Fordham’s clinical program has come a long way and is now one of the prides of the School. Jim Cohen, Ian Weinstein, and Mike W. Martin have been the directors of the clinics and have always been enthusiastic supporters of new ideas and new clinics. In my 36 years at the Law School, my experience with the low-income tax clinic is one of the things that I am most proud of.

Donald Sharpe

In September 1972, The Advocate, the student newspaper of Fordham Law School, reported that Dean Joseph McLaughlin had hired eight new faculty members, “a twenty five percent increase in the faculty thereby permitting a sixty percent increase in the number of elective courses given.” I was one of the new faculty members, along with former Dean Michael M. Martin, Frank Chiang, and Sheila Birnbaum, the first woman to be granted tenure in the history of the School. Thus I was given the opportunity to commence a 45-year career at the Law School teaching federal taxation that will come to a close with the end of this spring semester.

What is striking about my early days at the Law School was the extraordinary talent of colleagues who had preceded me in joining the faculty, going back as early as 1948. Professors such as Joseph McLaughlin, Robert Byrn, John Calamari, Joseph Crowley, Martin Fogelman, Gus Katsoris, Leonard Manning, Joseph Perillo, Earl Phillips, Thomas Quinn, Joseph Sweeney, and Charles Whelan, S.J., will forever walk the halls of Fordham Law School as giants of its professorial history.

Among the many of Joseph McLaughlin’s achievements during his decade of service as dean of the Law School was the establishment of the Fordham-Stein Prize, first awarded in 1976 through the generosity of Louis Stein, Class of 1926, and now carried on by his granddaughter, Sally Bellet, Class of 1976. The prize is given to honor a member of the profession “whose work exemplifies outstanding standards of professional conduct, promotes the advancement of justice, and brings credit to the profession.” Recipients have included justices of the Supreme Court, U.S. attorneys general, and former secretaries of state. Another of Dean McLaughlin’s achievements was the creation in 1973 of the Fordham Corporate Law Institute, for many years under the leadership of former Professor Barry Hawk.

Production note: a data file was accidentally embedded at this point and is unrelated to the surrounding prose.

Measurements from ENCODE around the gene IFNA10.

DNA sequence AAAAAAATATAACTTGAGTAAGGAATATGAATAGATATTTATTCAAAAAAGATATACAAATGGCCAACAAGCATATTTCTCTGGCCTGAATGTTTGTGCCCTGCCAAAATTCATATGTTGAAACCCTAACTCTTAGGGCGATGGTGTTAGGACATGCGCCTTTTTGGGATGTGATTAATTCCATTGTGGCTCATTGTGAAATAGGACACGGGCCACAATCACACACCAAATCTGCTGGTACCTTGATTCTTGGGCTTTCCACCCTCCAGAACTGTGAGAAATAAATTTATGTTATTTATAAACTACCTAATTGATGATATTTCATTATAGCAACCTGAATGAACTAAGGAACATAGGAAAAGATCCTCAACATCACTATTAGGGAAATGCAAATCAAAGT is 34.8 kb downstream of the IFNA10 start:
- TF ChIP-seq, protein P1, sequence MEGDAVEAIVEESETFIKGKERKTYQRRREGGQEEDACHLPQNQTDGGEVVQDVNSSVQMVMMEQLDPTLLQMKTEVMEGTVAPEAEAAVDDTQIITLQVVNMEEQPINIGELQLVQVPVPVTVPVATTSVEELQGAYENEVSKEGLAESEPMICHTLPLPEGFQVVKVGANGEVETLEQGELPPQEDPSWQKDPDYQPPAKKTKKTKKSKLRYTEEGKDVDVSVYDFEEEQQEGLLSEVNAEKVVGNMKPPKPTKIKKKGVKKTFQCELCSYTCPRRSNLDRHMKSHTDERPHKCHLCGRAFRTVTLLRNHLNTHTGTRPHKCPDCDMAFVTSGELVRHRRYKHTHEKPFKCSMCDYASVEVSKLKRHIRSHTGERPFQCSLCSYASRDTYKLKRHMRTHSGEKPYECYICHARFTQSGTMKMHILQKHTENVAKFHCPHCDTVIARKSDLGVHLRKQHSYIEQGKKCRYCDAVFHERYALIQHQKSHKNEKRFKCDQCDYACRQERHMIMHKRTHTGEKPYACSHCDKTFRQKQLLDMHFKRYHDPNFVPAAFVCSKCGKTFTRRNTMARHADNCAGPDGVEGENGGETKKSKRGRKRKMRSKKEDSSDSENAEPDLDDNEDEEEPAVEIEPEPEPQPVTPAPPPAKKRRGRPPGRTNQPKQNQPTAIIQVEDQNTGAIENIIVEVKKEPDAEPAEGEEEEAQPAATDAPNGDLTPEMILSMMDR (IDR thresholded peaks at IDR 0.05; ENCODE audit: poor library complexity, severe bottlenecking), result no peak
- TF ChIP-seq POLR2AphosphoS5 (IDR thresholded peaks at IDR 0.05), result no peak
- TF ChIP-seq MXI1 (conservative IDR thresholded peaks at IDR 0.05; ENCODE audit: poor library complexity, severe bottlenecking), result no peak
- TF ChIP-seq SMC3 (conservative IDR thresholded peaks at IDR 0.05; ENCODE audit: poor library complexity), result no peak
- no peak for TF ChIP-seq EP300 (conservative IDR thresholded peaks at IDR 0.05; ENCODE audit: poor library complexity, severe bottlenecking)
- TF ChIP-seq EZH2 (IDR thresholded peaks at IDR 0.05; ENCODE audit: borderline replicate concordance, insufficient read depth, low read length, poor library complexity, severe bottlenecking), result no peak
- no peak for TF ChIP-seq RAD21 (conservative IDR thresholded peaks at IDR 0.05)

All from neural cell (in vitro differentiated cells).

Fortunately for all of us, John Feerick served as dean of the Law School from 1982 to 2002. The name John Feerick is synonymous with the creation of Law School programs in legal ethics, social justice for underprivileged citizens, public interest law, international human rights, arbitration skills, dispute resolution, and clinical programs. He served on a task force to draft the 25th Amendment to the Constitution, as the chair of numerous New York state commissions on government integrity, ethics, law revision, judicial elections, and arbitration, and as president of the Association of the Bar of the City of New York. He is widely known for his arbitration skills. Under Dean Feerick’s leadership the Law School made substantial gains in curriculum development, student diversity, and national reputation.

In 2002 William Treanor became the ninth dean of the Law School, and for the next eight years the School continued to thrive under his exceptional stewardship, a period marked by outstanding legal scholarship, improved quality of student life, and vastly increased new gifts and pledges—surpassing $20 million in the fiscal year ending June 30, 2006.

Now to look forward. The challenges are there, what with the dramatic changes in the practice of law, the increasing cost of legal education, and rapidly evolving technology. I am totally confident that under the leadership and extraordinary vision of Dean Matthew Diller the challenges will be more than met and Fordham Law School will continue to excel in teaching practical wisdom and skills, promoting diversity, faculty scholarship, and pursuing social justice and strong values. If only I could do another 45 years.